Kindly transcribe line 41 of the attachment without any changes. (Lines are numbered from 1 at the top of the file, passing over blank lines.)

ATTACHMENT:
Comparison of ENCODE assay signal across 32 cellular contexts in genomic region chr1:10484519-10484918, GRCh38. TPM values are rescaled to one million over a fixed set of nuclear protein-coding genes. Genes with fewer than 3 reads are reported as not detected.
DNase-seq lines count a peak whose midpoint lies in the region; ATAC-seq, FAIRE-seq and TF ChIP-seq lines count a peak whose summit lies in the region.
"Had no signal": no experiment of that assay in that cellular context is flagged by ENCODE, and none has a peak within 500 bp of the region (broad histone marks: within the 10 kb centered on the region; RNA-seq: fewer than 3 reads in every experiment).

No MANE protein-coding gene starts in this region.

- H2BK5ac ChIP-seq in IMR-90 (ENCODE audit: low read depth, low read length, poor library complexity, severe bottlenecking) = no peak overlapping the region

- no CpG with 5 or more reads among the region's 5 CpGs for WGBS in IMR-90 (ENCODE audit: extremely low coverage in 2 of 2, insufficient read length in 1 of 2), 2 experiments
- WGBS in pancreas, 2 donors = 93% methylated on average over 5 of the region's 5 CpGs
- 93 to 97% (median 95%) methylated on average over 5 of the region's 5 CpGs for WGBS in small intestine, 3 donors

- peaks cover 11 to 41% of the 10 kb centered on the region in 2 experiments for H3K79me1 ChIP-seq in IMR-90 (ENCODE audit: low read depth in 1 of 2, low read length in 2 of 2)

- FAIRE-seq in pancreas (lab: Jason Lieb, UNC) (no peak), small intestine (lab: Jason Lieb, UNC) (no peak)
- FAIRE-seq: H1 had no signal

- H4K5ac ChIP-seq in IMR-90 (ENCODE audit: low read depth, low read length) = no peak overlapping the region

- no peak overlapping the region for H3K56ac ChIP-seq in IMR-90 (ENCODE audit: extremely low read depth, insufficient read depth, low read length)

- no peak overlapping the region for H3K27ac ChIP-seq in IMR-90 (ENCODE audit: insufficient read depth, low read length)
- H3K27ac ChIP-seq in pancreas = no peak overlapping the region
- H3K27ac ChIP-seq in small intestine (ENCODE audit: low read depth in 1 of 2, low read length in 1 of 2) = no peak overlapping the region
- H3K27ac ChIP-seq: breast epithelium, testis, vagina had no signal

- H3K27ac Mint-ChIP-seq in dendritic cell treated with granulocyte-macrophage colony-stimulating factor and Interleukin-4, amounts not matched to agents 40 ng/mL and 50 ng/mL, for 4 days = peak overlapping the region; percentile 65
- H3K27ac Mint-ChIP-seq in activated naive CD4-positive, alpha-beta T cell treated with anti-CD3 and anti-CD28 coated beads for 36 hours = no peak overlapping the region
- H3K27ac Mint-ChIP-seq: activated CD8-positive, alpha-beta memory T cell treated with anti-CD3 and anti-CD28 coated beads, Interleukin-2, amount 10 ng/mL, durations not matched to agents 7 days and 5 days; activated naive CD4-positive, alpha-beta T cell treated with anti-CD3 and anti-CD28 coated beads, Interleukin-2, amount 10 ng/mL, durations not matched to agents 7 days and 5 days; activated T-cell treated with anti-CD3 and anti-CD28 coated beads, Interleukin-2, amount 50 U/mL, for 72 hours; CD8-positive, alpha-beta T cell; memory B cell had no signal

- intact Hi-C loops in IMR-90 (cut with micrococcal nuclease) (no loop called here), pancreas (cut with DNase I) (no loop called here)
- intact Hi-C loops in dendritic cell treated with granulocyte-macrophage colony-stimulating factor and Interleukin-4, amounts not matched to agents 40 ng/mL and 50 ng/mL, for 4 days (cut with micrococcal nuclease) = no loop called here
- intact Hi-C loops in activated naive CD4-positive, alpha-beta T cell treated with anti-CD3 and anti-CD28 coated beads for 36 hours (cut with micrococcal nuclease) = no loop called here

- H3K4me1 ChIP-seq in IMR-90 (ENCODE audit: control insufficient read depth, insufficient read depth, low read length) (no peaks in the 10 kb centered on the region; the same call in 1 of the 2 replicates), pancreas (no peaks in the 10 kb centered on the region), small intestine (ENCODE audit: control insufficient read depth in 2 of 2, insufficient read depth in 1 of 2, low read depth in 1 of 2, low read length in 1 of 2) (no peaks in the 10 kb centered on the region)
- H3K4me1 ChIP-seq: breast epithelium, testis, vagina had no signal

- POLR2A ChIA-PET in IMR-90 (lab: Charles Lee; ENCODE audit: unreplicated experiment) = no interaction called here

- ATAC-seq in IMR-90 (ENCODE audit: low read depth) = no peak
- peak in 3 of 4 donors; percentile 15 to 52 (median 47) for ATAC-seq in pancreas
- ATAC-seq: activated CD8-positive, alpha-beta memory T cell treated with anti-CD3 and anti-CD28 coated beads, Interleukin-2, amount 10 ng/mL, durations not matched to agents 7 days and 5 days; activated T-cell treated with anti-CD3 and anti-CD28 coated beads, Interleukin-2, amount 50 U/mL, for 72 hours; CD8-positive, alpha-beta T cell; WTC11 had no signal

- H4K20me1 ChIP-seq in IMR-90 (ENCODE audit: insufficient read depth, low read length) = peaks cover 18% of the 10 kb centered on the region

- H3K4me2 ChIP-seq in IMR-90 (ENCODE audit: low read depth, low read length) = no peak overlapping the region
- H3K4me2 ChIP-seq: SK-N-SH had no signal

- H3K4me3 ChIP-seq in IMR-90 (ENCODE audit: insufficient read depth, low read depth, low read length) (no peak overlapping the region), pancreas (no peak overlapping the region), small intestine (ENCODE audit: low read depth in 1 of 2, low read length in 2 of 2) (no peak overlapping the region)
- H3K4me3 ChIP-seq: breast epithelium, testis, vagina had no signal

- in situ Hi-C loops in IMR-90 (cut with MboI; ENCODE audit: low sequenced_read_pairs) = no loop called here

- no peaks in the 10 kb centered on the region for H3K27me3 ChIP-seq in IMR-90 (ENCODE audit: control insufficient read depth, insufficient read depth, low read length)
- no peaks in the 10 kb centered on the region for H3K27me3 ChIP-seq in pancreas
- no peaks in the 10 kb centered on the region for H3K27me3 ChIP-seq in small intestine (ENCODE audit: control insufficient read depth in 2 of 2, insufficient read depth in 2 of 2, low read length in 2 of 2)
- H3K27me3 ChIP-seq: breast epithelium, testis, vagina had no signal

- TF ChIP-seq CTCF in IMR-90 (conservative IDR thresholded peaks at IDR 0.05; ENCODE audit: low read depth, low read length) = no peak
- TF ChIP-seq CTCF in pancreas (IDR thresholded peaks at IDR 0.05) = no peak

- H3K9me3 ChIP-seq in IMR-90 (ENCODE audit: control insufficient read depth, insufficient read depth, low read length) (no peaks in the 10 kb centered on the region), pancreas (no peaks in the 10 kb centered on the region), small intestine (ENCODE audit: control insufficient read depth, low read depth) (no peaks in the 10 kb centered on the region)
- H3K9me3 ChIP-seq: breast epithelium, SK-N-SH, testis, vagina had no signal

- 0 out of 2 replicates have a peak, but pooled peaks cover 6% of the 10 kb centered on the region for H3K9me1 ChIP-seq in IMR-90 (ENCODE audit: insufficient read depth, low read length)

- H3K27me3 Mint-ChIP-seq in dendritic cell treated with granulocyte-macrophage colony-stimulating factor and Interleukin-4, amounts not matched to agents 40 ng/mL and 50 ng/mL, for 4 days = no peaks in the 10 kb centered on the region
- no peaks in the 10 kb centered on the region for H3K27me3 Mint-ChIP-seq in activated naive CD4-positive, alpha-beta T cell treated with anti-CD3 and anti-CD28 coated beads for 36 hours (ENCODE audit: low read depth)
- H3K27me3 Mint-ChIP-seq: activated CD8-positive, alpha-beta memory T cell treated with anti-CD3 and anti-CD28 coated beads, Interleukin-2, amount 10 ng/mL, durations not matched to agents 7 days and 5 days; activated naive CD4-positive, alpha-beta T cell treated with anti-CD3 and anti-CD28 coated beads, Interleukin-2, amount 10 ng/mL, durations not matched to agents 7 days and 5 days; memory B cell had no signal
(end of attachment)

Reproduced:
- TF ChIP-seq CTCF in pancreas (IDR thresholded peaks at IDR 0.05) = no peak